You should review your home loan, or your decision to buy a property versus renting it. Here are two tools which can help you with your decision-making.
While there are several dos and don'ts around financial decisions to keep an eye out for, here are two realty opportunities that people should look at.
1. Think long and hard whether in this market you want to commit to buying a property, as rentals are typically, at less than 3% of the property value in most cities. People moving to a new city and knowing they are going to be there only for a few years, should rent. Calculate whether you should buy or rent a property on the basis of your income and prevailing prices.
On the other hand, if you can land a good purchase price and see yourself living in this property for the next 7-10 years, then 2015 might be a great year to buy a home.. But be warned, it could take around 8-10 years too, for this property to appreciate meaningfully, at the current property rates. Since buying a home is an emotional decision as much as a financial one, a one-size fits all solution doesn't exist. We recommend that you try this Rent versus Buy Calculator to find out what works for you.
2. Ever since the RBI has mandated that pre-payment fees on mortgage loans cannot be levied by banks, switching your home loan has become an attractive option. Hence refinancing (transferring your loan) could help you in three ways:
- Reduce your EMI outflows in these inflationary times. This might just be the boost you needed, especially if your salary hike is less than expected.
- Keep your EMI the same even if you get a lower interest rate. This way, the lower rate translates into lower overall interest payments and higher savings.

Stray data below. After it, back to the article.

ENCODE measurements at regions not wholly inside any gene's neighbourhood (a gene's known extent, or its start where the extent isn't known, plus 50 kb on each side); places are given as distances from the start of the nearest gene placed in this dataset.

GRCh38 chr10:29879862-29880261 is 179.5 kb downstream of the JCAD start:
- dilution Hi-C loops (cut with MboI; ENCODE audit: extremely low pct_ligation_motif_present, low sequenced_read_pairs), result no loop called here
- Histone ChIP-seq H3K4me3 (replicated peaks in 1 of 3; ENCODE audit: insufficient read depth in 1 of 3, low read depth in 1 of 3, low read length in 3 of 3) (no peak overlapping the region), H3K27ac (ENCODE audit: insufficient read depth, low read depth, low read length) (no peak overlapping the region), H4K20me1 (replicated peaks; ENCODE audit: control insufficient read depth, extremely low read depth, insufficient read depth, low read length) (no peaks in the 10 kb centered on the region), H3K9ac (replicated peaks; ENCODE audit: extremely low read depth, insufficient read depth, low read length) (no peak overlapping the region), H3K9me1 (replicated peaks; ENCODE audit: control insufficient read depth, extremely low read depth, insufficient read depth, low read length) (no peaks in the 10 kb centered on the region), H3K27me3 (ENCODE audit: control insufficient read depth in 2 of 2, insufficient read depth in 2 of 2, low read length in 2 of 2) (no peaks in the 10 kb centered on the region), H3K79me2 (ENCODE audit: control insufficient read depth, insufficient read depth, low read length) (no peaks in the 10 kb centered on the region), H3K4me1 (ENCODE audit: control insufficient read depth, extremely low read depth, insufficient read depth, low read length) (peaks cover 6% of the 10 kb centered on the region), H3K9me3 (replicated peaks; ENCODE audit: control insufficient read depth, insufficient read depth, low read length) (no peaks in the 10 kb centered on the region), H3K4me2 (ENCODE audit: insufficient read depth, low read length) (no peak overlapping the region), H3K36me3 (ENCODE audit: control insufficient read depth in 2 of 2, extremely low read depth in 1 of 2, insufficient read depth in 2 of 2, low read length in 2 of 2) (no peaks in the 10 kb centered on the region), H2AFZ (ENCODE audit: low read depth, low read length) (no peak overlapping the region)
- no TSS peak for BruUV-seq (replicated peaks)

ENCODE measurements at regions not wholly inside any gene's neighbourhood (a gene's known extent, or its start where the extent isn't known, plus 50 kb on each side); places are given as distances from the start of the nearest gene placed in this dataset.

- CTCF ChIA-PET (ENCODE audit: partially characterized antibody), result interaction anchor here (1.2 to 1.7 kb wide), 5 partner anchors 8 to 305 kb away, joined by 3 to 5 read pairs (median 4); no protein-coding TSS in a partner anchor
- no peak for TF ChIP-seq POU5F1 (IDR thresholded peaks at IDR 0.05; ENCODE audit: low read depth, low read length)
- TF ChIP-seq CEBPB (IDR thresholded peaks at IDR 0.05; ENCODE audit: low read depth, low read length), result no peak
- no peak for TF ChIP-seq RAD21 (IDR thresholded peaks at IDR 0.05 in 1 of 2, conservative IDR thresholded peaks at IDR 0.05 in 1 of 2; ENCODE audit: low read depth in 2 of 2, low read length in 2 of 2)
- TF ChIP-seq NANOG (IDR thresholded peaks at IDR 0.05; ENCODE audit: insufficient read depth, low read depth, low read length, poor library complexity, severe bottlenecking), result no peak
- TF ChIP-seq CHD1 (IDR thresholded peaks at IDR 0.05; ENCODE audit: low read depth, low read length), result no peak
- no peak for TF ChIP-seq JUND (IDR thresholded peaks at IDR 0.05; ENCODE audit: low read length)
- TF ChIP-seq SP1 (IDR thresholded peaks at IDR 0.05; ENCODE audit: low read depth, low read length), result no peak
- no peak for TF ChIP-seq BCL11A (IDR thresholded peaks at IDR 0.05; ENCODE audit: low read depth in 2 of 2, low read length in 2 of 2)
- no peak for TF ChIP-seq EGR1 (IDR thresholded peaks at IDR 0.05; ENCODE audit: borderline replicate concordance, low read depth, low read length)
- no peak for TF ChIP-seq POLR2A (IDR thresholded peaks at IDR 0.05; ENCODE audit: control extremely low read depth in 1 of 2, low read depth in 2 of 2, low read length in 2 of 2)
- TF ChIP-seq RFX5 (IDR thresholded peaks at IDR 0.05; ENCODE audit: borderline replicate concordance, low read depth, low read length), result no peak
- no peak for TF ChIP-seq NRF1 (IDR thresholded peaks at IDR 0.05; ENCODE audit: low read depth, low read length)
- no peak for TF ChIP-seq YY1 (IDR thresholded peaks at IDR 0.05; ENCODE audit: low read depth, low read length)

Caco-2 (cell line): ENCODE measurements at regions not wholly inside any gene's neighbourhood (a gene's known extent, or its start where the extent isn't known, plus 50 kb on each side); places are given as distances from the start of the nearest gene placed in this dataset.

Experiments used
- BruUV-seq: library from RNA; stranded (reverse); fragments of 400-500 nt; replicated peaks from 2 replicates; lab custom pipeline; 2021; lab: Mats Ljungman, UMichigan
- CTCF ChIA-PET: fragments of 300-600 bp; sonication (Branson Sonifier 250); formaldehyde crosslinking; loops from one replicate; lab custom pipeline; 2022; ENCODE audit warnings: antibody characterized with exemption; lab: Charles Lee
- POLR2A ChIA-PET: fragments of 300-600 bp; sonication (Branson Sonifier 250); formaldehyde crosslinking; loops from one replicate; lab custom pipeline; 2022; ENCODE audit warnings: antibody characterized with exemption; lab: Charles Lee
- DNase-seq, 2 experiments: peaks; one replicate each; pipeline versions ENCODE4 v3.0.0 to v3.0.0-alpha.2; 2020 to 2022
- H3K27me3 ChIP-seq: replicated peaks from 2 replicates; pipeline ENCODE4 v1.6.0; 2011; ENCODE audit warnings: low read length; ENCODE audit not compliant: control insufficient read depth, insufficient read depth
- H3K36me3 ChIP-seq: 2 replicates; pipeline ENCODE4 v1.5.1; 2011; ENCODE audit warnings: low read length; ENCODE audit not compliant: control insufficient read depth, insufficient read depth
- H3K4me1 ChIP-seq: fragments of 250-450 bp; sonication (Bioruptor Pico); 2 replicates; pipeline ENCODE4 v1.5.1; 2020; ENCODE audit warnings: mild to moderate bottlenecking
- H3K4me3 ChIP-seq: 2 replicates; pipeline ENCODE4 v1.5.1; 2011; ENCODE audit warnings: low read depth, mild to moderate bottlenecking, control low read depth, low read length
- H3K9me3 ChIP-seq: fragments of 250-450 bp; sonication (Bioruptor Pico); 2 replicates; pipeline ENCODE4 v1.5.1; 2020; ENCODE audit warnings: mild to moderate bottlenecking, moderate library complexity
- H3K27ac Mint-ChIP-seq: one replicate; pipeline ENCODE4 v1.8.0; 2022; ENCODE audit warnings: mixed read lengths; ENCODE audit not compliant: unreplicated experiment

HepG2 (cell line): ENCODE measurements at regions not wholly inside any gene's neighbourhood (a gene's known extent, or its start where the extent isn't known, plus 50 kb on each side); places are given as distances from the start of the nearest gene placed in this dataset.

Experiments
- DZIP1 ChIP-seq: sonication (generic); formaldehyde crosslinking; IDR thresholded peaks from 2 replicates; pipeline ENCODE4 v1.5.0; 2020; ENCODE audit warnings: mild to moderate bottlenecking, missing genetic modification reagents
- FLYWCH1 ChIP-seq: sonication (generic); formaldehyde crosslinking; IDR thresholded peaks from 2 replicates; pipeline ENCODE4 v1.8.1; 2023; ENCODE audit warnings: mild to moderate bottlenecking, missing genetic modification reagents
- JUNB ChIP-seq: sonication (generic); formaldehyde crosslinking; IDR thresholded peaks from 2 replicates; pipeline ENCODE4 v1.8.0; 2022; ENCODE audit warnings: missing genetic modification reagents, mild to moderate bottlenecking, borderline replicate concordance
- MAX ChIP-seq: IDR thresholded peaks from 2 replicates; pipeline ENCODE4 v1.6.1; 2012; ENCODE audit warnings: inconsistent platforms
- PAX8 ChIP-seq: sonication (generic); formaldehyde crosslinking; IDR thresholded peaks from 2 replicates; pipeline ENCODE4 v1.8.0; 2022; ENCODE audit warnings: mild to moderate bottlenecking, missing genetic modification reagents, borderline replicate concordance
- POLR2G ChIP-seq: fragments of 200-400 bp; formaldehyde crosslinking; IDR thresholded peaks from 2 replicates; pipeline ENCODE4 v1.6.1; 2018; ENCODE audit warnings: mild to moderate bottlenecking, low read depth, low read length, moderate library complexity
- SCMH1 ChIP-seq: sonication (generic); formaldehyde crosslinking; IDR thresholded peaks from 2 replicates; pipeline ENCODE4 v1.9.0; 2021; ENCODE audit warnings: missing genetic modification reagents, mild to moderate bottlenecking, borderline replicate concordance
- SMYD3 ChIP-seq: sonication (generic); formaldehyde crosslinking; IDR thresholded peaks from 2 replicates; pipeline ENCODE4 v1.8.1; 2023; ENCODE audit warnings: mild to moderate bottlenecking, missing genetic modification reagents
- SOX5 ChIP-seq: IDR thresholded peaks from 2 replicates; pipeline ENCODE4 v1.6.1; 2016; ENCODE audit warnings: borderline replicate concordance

- You can also increase the EMI but for a shorter loan tenure. This also leads to money being saved over the long term, if not immediately. Click this Refinance Tool to see which option suits you best.
If it's an under-construction property you are considering, then check if the per square foot rate is low enough for you, to be able to absorb a delay in possession. As is often the case, builders delay delivery of their projects. You need to account for this delay, when judging whether the price you are getting is still worth it, even with a 1-2 year delay built-in to your budget.
Since this decisions is going to take a lot of money out of your wallet, your basic diligence is a must. Look for builders with good street credentials and whose (reliable) reputation precedes them.
While the realty sector is swamped with unsold inventory around the country, (and construction firms routinely complain about how sops are not being offered by the government to buyers), the fact is that this sector loads a lot of margin, over and above its actual costs. So watching out for yourself and not getting fleeced - either by banks or realty firms - should be your motto.